When Bluetooth 5 was adopted in December last year, the hype was about the specification’s increased range and throughput enhancements. Perhaps that excitement was understandable as these capabilities added much to Bluetooth Low Energy’s suitability for the Internet of Things (IoT), but Bluetooth 5 did bring other improvements, notably “advertising extensions”.
Bluetooth low energy uses 40 x 2-MHz channels across the 83-MHz wide 2.4-GHz ISM spectrum. Of these, three are dedicated primary advertisement channels (37 (2402 MHz), 38 (2426 MHz), and 39 (2480 MHz)), while the remaining 37 channels (0 to 36) are typically used for data channel transmission once a connection has been made.The advertisement channels are used by devices to “advertise” their presence by broadcasting information to any “observer” devices within range. Observer devices “discover” the broadcasting device and can receive
the information it transmits without a formal connection being made.
Bluetooth 5 technology’s longer data packets and lower on-air transmission speeds while employing extended range operation (for example 125 kbit/s) have the potential to cause the three advertising channels to become congested. This could be a major challenge for applications such as beacons because the devices typically use these advertising channels to send information to nearby smartphones.
Advertising extensions were included in the Bluetooth 5 specification to overcome this problem. Now, advertising information commences as advertising packets sent over some or all of the three primary channels, but extra packets are then accommodated by “offloading” them to a normal data channel (which then acts as a “secondary” advertisement channel). Better yet, advertising extensions enables “chaining” of advertising packets to create greater advertising data payloads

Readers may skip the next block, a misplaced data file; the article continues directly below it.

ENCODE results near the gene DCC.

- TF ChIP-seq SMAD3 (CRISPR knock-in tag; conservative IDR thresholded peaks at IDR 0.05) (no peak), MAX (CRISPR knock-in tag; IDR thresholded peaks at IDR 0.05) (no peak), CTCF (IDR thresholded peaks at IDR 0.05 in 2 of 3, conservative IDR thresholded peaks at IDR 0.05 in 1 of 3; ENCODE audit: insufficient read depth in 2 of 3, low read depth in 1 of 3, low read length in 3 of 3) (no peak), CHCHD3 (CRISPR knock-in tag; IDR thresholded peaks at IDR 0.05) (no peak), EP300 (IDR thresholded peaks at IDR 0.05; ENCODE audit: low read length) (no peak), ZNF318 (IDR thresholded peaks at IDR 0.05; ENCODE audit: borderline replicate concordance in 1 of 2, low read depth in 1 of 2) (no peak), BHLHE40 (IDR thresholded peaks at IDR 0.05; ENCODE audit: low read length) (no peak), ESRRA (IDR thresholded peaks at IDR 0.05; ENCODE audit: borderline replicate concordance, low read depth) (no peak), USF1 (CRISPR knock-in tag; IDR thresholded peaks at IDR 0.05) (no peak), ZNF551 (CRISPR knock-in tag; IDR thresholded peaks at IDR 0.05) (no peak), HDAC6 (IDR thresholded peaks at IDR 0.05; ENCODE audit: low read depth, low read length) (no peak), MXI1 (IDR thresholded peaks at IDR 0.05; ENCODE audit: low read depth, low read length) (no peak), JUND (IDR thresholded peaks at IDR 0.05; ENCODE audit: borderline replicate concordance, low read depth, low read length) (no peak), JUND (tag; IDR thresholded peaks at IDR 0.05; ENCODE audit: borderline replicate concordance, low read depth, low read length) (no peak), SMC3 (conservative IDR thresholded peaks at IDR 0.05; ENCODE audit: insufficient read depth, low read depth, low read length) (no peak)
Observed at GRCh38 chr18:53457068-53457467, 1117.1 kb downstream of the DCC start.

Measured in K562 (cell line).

of up to 255 bytes.
In addition, advertising extensions also bring a capability called periodic advertisements. This functionality comprises packets sent at a fixed interval to synchronized devices via “connectionless” broadcasting. By using periodic advertisements, scanning devices can more consistently “follow” the advertiser and monitor its updates more frequently. Connectionless broadcasting is further boosted because Bluetooth 5 features an eight-times higher broadcast capacity compared to previous versions of the technology. Connected devices can also make use of these enhancements to send more data and allow connections using secondary advertising channels (again freeing-up the primary advertising channels).
Advertising extensions, periodic advertisements, and connectionless broadcast will have a major impact on beacons. Before Bluetooth 5’s advertising extensions, advertising packets were limited to 31 bytes which rationed the information that could be transferred in a connectionless broadcast. Now, for example, instead of being able to send just a URL to a smartphone which a consumer must then visit for more information, a retailer can directly send information about a special deal or new product. And indoor navigation will receive a boost because consumers won’t need to install specific apps or create a connection to receive location-based information. This won’t happen overnight because few current smartphones incorporate Bluetooth 5, but expect beacons to proliferate over the next several years as new smartphones are rolled out.
Nordic’s nRF52810 and nRF52832 Systems-on-Chip (SoCs) support Bluetooth 5’s high throughput and advertising extensions, periodic advertisements, and connectionless broadcast, while the nRF52840 SoC additionally supports range extension. The S132 (v5.0) SoftDevice, a 20-link multirole, pre-qualified, Bluetooth low energy protocol stack with full link concurrency in all role combinations is fully compliant with all features of Bluetooth 5.